f. teres major (teres, L: "round"; major, L: "larger")

The supraspinatus, infraspinatus, subscapularis, and teres minor are the muscles of the rotator cuff. These muscles are involved in throwing and help to stabilize the humerus (upper arm) in the socket of the shoulder. It is the supraspinatus that is most often damaged in baseball players.

2. Upper Arm Muscles

g. biceps brachii (bi, L: "two"; ceps, L: "head") (brachi, L: "upper arm")

  •  origin on the scapula and humerus; insertion on the radius
  • flexes the upper arm at the shoulder joint
  •  flexes the lower arm at the elbow joint
  • rotates the arm as in turning a screwdriver

h. brachialis (brachi, L: "upper arm"; alis, L: "pertaining to")

  •  origin on the humerus; insertion of the ulna
  • flexes the lower arm at the elbow joint

i. triceps brachii (tri, L: "three"; ceps, L: "head"; brachi, L: "upper arm")

  • origin on the scapula and humerus; insertion on the ulna
  •  extends the arm at the elbow joint
  • known as the "boxer's muscle" as it allows for a straight jab

3. Forearm Muscles

j. brachioradialis (brachi, L: "upper arm"; radialis, L: "radius of the arm")

  •  obtains its name from its origin on the upper arm and its insertion on the radius
  • flexes the forearm at the elbow

k. pronator teres (pron, L: "bent forward"; tor, L: "muscle"; teres, L: "round")

  • originates from the humerus and ulna; inserts on the radius
  • this muscle receives its name due to its action
  • turns the forearm so that the palm faces downward (pronation)

l. flexor carpi radialis (flex, L: "to bend"; carpi, G: "wrist"; radialis, L: "radius")

  • obtains its name from its action, and its origin and insertion
  • originates on the medial portion of the humerus; inserts on the metacarpals
  • flexes and abducts the wrist (moves the wrist away from the midline)

m. flexor carpi ulnaris (flex, L: "to bend"; carpi, L: "wrist"; ulnaris, L: "refers to the ulna")

  • how did this muscle receive its name?
  • originates on the medial portion of the humerus and on the ulna; inserts on the lateral metacarpal
  • flexes and adducts the wrist (moves the wrist toward the midline)

n. palmaris longus (palm, L: "palm of the hand"; longus, L: "long")

  • named as a result of the part of the body it inserts with and the shape of the muscle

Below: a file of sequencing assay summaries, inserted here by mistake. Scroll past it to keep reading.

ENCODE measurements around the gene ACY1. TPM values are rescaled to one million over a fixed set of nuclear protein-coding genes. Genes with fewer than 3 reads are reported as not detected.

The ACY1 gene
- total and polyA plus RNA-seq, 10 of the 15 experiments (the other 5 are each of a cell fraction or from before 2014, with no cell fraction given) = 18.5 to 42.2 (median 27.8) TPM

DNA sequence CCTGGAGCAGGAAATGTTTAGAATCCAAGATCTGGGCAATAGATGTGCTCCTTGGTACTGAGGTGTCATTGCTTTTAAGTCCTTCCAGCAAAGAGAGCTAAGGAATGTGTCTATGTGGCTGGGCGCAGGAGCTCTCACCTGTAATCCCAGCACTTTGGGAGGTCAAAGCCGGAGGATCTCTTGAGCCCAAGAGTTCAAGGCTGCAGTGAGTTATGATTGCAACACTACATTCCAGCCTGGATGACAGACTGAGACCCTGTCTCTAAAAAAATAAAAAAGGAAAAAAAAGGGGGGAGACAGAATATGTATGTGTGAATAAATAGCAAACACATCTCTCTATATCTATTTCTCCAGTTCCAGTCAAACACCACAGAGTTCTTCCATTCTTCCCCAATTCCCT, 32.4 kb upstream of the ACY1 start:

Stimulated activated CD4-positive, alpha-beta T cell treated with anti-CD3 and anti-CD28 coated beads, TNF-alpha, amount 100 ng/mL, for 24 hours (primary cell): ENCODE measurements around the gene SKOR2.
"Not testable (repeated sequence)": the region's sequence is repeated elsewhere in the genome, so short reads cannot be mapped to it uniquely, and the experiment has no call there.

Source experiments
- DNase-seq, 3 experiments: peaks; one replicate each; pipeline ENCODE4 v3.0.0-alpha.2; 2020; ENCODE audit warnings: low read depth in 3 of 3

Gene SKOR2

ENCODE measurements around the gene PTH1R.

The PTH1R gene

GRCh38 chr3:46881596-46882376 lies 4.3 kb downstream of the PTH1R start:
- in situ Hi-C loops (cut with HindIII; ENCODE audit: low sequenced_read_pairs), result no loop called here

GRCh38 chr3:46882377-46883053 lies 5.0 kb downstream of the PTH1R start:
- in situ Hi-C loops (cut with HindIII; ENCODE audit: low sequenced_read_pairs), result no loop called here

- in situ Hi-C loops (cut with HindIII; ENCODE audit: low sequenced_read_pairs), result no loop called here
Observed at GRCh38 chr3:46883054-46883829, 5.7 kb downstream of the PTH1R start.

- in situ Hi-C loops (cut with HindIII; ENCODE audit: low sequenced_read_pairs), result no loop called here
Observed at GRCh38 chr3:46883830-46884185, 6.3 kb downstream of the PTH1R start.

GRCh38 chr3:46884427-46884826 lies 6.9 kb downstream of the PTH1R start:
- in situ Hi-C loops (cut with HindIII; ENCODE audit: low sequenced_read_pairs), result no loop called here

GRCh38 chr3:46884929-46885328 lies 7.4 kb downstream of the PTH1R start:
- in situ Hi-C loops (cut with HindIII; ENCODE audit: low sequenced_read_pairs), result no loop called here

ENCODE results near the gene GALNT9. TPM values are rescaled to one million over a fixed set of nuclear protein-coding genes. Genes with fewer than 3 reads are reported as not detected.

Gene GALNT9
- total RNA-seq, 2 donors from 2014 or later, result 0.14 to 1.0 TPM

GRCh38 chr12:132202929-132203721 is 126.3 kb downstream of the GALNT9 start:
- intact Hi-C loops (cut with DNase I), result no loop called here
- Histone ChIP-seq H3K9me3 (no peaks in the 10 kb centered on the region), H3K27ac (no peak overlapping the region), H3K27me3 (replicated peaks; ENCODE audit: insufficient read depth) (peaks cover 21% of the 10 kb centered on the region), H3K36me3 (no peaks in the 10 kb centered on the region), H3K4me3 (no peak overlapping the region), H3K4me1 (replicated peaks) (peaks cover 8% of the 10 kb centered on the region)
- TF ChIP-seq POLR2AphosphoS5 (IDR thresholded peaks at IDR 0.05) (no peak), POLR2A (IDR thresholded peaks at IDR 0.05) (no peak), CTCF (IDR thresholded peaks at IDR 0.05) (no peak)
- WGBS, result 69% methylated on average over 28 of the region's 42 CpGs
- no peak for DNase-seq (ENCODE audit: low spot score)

• originates on the medial portion of the humerus; inserts on the connective tissue of the palm
  • flexes the wrist and palm

o. flexor digitorum superficialis (flex, L: "to bend"; digit, L: "finger or toe"; superficialis, L: "above")

  • named for its action on the fingers and its location in relation to other muscles that flex the fingers
  • originates on the humerus; inserts on second digit
  • flexes the wrist and specifically the second finger

p. flexor pollicis longus (flex, L: "to bend"; pollic, L: "thumb"; longus, L: "long")

  • named for its action on the thumb and that is the longest of the muscles that flex the thumb
  • originates on the radius; inserts on the distal bone of the thumb
  • flexes the thumb

q. extensor carpi radialis longus (ex, L: "out or beyond"; tens, L: "to stretch"; carpi, G: "wrist"; radialis, L: "radius"; longus, L: "long")

  • named for its action, the bone with which it is associated, the part of the body that is affected, and the size of the muscle
  • originates on the lateral side of the humerus; inserts on the second metacarpal
  • extends and abducts the wrist

r. extensor carpi ulnaris (ex, L: "out or beyond"; tens, L: "to stretch") (carpi, G: "wrist"; ulnaris, L: ulna)

  • name describes the action of the muscle, the bone that it is associated with, and the part of the body that is affected when the muscle contracts
  • originates on the lateral side of the humerus; inserts on the base of the second metacarpal
  • extends and adducts the wrist

s. extensor digitorum (ex, L: "out or beyond"; tens, L: "to stretch"; digit, L: "finger or toe")

  • name describes the action and parts of the body affected by that action
  • originates on the lateral side of the humerus; inserts on the back of the fingers
  • extends the fingers and the wrist

t. supinator (supin, L: "lying on back"; tor, L: "muscle")

  • name suggests its function
  • originates on the lateral side of the humerus; inserts on the lateral side of the radius
  • turns the arm such that the palm faces upward

Figure 3Figure 3. Second Muscle Tabula from Fabrica by Vesalius, 1543.

MUSCLES OF THE LOWER LIMB

Muscle of the Upper Leg

u. Gluteus maximus (glut, G: "the rump"; maximus, L: "largest")

  • name indicates where it could be found and its size
  • originates on the ilium and sacrum; inserts on the lateral side of the femur
  • extends the thigh and rotates the thigh laterally

* The gluteus maximus is the largest muscle in the body in regard to mass.

v. gluteus medius (glut, G: "the rump"; medius, L: "middle")

  • muscle associated with the rump and found between (in the middle of) the gluteus maximus and the gluteus minimus
  • originates on the ilium; inserts on the femur
  • abducts the thigh at the hip and rotates the thigh medially

* The gluteus medius is a common site for intramuscular injections

w. gluteus minimus (glut, G: "the rump"; minimus, L: "smallest")

  • this is the smallest of the muscles associated with the rump
  • originates from the lateral surface of the ilium; inserts on the upper and outer portion of the femur
  • abducts the thigh and rotates the thigh medially

x. rectus femoris (rectus, L: "straight"; femoris, L: "thigh")

  • name describes where it can be found and the direction that its fibers run